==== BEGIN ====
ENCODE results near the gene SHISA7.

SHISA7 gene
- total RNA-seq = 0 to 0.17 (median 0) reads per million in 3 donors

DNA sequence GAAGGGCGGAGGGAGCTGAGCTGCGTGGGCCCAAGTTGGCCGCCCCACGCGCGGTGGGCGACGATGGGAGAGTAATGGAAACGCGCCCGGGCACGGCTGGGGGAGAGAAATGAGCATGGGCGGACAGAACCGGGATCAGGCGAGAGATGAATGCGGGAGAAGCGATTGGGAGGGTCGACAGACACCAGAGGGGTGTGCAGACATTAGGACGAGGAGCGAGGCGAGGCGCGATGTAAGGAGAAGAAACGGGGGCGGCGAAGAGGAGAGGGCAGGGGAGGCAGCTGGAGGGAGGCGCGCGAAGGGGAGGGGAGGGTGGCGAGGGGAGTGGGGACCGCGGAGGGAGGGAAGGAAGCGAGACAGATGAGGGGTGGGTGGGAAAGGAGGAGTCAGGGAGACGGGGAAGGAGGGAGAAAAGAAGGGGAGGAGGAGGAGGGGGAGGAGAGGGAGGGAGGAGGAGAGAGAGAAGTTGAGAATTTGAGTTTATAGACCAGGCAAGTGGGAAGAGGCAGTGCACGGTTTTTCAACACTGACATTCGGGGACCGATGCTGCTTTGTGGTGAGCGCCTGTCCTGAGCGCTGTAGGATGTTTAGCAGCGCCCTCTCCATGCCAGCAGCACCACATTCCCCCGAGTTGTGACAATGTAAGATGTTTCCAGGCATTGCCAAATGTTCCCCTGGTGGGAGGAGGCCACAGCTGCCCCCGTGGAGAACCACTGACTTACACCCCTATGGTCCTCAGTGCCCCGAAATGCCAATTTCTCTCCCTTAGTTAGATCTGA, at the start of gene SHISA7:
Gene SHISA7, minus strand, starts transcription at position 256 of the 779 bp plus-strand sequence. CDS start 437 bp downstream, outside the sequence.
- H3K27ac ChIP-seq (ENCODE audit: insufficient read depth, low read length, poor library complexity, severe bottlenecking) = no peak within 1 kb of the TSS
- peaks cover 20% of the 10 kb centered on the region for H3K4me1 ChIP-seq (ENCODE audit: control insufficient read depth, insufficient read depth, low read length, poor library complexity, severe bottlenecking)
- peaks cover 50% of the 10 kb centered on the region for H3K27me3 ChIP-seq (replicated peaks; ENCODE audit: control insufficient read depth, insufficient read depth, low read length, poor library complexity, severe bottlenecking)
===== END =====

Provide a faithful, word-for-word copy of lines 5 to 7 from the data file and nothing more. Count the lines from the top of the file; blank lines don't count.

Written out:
Gene SHISA7, minus strand, starts transcription at position 256 of the 779 bp plus-strand sequence. CDS start 437 bp downstream, outside the sequence.
- H3K27ac ChIP-seq (ENCODE audit: insufficient read depth, low read length, poor library complexity, severe bottlenecking) = no peak within 1 kb of the TSS
- peaks cover 20% of the 10 kb centered on the region for H3K4me1 ChIP-seq (ENCODE audit: control insufficient read depth, insufficient read depth, low read length, poor library complexity, severe bottlenecking)